New year, new resolution – more blogging!

Fireworks photograph by Stephen Gunby

Happy New Year!

 

Apologies for my blogging hiatus. The past 18 months have seen a new job and a promotion, and whist I managed to keep up as much 3D printing and crafting as possible unfortunately I left this site languishing.

But no longer! My resolutions this year amount to less work, more making and blogging. Hopefully I can keep them, you know what they say about the road to hell and good intentions.

What aspirations do you have for 2015?

Configuring TVRRUG Marlin for maximum Z endstop

The default set up for RepRap Z endstops seems to be a minimum Z microswitch. It’s easy to set up, but soon becomes a right pain when you need to make an adjustment of a fraction of a millimetre – pretty tough to move your microswitch that small a distance. One alternative is to fix the microswitch at the maximum of the axis and adjust the known position of the endstop in the firmware.

Here are instructions on how to configure the TVRRUG Marlin firmware for a maximum endstop.

Continue reading Configuring TVRRUG Marlin for maximum Z endstop

Hacking the PetPorte

As a cat owner of the geeky persuasion, I am a sucker for pet gadgetry. One such indulgence was the PetPorte Smart Cat Flap, which has a built in microchip reader to control feline access to your home, plus loads of built in features like timer and night modes to accommodate kitty’s curfew. It is more expensive than the alternative magnetic or infra-red fob cat flaps, but if you have escape-artist cats who lose their collars pretty much every time they leave the house, like I do, the cost difference soon balances out.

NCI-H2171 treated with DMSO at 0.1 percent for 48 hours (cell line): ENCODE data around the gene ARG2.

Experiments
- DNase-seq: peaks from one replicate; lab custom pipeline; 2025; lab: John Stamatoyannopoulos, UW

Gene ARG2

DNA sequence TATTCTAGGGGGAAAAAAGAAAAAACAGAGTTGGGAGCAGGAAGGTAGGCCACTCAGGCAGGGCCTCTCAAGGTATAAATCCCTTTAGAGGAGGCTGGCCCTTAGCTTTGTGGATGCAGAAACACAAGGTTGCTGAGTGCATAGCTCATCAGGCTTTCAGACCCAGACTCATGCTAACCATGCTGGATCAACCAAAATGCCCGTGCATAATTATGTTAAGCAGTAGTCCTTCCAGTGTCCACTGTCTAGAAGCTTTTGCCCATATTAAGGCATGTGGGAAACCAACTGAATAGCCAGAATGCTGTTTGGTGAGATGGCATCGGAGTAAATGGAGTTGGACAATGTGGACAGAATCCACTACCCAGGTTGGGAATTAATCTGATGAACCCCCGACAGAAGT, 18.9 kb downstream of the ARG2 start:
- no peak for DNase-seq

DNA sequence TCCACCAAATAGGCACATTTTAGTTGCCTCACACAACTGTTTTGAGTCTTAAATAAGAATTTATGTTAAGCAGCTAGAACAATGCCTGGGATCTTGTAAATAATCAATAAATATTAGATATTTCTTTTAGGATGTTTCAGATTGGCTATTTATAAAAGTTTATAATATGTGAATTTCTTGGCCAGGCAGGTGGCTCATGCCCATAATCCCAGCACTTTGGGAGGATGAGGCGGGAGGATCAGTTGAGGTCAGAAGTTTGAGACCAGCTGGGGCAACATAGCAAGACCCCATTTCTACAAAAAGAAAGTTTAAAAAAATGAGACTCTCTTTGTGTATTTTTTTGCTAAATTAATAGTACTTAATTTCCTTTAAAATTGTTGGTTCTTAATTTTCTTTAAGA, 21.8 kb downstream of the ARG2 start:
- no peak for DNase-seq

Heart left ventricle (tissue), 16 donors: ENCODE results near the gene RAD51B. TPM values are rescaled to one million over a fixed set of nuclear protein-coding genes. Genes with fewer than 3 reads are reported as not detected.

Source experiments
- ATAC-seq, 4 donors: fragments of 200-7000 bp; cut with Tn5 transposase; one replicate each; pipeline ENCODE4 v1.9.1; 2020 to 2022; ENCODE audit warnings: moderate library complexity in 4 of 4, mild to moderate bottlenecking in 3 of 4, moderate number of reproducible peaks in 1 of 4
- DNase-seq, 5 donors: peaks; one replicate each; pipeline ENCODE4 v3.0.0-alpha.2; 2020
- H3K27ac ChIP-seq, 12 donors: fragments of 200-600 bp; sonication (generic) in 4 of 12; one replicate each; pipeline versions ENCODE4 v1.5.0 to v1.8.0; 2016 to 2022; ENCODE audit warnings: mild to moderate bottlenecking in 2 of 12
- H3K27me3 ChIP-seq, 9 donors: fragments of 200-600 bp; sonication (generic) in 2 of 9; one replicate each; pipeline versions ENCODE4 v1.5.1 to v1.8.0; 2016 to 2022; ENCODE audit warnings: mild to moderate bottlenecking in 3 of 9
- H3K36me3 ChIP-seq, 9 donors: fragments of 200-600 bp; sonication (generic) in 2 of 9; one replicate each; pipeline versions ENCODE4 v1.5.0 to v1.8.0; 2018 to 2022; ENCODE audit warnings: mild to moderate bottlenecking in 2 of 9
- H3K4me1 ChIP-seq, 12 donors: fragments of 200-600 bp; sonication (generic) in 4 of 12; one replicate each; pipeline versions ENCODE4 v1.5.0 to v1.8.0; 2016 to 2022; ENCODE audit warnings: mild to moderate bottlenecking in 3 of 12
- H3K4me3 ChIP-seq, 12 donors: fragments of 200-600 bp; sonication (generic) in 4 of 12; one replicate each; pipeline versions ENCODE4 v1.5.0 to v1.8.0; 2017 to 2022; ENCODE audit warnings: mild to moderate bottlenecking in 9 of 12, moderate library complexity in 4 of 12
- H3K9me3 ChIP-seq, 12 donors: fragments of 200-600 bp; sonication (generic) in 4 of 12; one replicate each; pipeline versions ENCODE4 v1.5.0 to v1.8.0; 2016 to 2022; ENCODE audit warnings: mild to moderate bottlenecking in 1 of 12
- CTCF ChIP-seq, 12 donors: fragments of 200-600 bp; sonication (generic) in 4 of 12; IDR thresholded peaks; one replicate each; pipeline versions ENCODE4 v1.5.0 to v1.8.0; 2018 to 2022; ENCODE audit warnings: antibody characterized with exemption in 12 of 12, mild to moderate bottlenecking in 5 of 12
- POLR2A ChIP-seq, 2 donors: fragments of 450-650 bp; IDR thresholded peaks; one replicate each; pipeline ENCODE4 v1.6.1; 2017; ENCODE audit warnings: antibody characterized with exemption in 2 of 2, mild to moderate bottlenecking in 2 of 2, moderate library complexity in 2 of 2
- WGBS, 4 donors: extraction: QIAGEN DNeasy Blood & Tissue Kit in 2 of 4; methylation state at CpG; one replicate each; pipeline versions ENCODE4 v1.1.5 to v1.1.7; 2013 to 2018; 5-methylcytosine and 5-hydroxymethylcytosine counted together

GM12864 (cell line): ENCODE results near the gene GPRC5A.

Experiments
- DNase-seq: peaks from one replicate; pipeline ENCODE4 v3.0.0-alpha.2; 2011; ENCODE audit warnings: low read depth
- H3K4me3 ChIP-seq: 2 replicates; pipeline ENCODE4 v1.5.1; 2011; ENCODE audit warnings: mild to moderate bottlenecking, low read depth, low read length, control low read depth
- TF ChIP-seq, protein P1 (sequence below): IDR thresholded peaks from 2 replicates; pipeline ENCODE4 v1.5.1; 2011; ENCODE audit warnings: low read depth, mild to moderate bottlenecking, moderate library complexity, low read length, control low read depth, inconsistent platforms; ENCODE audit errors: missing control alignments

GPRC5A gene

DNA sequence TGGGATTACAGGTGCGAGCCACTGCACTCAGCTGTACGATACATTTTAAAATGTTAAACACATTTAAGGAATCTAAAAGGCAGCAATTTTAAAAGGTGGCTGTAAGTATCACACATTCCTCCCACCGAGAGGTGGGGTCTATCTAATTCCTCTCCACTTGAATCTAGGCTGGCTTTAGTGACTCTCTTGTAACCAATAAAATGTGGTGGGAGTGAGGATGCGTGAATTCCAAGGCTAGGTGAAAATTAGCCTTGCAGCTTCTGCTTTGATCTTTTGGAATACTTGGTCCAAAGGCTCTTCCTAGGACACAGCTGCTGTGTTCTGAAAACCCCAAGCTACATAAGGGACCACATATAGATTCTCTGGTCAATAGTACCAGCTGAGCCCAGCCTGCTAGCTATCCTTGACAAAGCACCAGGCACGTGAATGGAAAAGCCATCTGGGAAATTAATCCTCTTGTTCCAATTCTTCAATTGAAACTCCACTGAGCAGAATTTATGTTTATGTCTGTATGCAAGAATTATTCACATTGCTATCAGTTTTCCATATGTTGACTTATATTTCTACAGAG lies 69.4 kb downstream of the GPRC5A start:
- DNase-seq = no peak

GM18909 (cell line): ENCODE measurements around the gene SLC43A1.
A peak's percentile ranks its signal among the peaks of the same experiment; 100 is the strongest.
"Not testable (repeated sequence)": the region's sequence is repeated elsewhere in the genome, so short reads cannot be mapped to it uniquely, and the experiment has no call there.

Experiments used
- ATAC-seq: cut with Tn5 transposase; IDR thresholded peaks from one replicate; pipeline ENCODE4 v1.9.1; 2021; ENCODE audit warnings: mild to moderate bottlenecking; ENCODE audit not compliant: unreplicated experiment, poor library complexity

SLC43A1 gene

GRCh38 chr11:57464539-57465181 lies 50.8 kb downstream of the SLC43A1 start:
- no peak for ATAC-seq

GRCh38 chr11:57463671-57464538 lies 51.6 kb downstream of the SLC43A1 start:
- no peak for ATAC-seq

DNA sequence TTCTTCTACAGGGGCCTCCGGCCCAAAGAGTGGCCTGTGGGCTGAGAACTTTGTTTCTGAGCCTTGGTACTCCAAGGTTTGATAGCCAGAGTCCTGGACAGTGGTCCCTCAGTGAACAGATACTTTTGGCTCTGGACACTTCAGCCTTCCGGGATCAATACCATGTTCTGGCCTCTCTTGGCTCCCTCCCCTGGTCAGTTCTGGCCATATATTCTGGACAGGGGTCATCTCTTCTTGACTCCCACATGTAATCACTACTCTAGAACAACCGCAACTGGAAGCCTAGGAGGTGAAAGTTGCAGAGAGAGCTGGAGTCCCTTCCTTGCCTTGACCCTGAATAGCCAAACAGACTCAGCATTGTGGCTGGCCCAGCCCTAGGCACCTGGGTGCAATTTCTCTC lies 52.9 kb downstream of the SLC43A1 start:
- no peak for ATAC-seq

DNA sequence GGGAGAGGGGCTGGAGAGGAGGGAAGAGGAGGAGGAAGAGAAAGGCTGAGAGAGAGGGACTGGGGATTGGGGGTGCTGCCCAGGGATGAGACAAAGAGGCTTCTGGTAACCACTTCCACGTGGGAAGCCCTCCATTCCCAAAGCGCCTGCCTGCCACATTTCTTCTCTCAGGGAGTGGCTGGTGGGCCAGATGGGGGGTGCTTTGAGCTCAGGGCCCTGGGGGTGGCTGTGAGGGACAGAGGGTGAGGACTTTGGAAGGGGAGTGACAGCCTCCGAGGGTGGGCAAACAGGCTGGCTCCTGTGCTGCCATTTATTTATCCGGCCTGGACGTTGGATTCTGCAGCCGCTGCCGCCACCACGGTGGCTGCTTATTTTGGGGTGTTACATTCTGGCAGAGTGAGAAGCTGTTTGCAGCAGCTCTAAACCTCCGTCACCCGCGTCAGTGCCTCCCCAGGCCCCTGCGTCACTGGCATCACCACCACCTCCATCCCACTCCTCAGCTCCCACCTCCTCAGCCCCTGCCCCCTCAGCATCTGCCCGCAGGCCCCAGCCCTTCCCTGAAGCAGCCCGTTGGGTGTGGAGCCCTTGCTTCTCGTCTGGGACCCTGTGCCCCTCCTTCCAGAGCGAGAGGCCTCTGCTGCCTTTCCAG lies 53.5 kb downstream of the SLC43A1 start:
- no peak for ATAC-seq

My experience with the product and company have been great, I do not hesitate to recommend it! Nevertheless I have one niggle – I just can’t get Night Mode to work satisfactorily. So rather than throw an otherwise excellent baby out with the bathwater, I hacked it instead. Continue reading Hacking the PetPorte

Breadboarding with Cables – Double-Sided Headers

Connecting cables to your breadboard can be a right pain – PCB headers are too short on one side to sit securely in the breadboard, and the alternative of a spaghetti tangle of jumper wires is unappealing.

Happily enough, I discovered a 3 pin double-sided header for breadboarding a servo in my Arduino starter kit – problem solved! Except, where can I buy a longer strip to use with my FTDI cable?

Double sided header

After a bit of searching I finally hit gold at HobbyTronics – a 40 pin double-sided header strip for £1. Since I can use the same header again and again for different projects, this should be plenty for my needs. They are probably available elsewhere cheaper but I couldn’t see where, and I figure the saving probably wasn’t worth the extra time spent looking.

Result = Happy Bunny!